2019/95, 19 November 2019
President Trump’s absences from the East Asia Summit in Singapore last year and in Bangkok two weeks ago have been criticized as a sign of American disengagement from Southeast Asia and ASEAN. Similar criticisms were made of President Obama’s absence from the East Asia Summit in 2013. Secretary of State Kerry led the US delegation that year. Likewise for Secretary of State Condoleezza Rice’s absences from the ASEAN Regional Forum in 2005 and 2007. Things were made much worse this year by President Trump’s incorrect decision to not come to Bangkok nor send Vice President Mike Pence, as in 2018, or Secretary of State Mike Pompeo.
This measure of American engagement sets a uniquely high bar that is not replicated by any other region or regional institution. Every year, the president is expected to fly around the world (and further than any other leader) to a Southeast Asian locale to participate as a dialogue partner in meetings where the agenda is set by ASEAN and that the US can never host. The US as a full member can and has hosted the G-7, the G-20, NATO, APEC, the Arctic Council, and the Organization of American States.
What happens when one applies this same measure of engagement in reverse ( count the number Southeast Asian leaders and foreign ministers that have met their American counterparts in the USA)?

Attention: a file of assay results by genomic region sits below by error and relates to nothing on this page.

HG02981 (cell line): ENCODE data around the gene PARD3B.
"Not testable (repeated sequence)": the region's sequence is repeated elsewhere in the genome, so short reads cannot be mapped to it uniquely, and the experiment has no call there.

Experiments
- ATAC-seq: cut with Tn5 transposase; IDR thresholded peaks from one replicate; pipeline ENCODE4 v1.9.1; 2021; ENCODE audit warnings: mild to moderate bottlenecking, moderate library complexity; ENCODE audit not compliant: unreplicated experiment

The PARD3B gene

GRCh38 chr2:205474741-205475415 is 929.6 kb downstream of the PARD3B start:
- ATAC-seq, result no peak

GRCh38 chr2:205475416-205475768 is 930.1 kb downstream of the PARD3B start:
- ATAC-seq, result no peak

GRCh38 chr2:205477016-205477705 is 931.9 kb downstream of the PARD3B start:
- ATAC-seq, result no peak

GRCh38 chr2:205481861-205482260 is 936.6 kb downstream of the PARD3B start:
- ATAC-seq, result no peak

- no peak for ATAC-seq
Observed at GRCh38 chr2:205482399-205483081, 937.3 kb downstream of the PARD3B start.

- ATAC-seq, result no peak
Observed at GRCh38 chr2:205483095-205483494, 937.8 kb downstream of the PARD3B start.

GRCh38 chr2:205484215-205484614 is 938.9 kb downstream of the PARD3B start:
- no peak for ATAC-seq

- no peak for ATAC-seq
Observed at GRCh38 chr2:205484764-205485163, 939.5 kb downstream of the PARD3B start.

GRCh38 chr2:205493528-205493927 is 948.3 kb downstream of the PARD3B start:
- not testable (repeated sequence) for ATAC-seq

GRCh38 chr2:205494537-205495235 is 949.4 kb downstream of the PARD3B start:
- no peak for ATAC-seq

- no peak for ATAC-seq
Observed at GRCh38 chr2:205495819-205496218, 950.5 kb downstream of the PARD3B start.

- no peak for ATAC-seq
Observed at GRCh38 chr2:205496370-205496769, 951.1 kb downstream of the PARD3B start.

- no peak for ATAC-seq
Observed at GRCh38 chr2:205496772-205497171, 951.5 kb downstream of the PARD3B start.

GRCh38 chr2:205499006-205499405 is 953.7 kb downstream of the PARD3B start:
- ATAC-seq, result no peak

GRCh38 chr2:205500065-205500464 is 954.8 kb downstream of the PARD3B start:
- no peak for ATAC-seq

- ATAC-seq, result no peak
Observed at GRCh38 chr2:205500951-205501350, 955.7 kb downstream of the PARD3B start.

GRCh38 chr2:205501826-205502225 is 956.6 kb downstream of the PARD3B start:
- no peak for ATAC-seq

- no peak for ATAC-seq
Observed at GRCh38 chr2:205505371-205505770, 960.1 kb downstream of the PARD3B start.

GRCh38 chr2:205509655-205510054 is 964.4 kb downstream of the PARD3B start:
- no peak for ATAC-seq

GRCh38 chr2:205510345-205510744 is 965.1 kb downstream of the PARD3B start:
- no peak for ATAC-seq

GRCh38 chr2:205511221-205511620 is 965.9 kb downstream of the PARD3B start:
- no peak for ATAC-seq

According to State Department press releases, over the last two years, Southeast Asia’s engagement with the US on this measure has been less than that of sub-Saharan Africa, South Asia, Central Asia, and Oceania respectively, and much less than Northeast Asia, Latin America, Europe, and the Middle East respectively. These public records indicate that over the last twenty-four months there have been only two meetings between the US Secretary of State and a Southeast Asian counterpart in the USA; with the Singapore foreign minister on 16 May 2019, and with the Vietnam foreign minister on 22 May 2019.
According to White House media notifications, over this same period only Prime Minister Lee Hsien Loong of Singapore has met with President Trump in the USA on 23 September 2019 on the sidelines of the United Nations General Assembly in New York. Since President Trump took office in January 2017, he has had only five meetings with Southeast Asian leaders in the USA; twice with Prime Minister Lee of Singapore, and, in 2017 once with Prime Minister Najib Razak of Malaysia, Prime Minister Prayut Chan-ocha of Thailand, and Prime Minister Nguyen Xuan Phuc of Vietnam respectively.
Dr Malcolm Cook is Senior Fellow at ISEAS – Yusof Ishak Institute.
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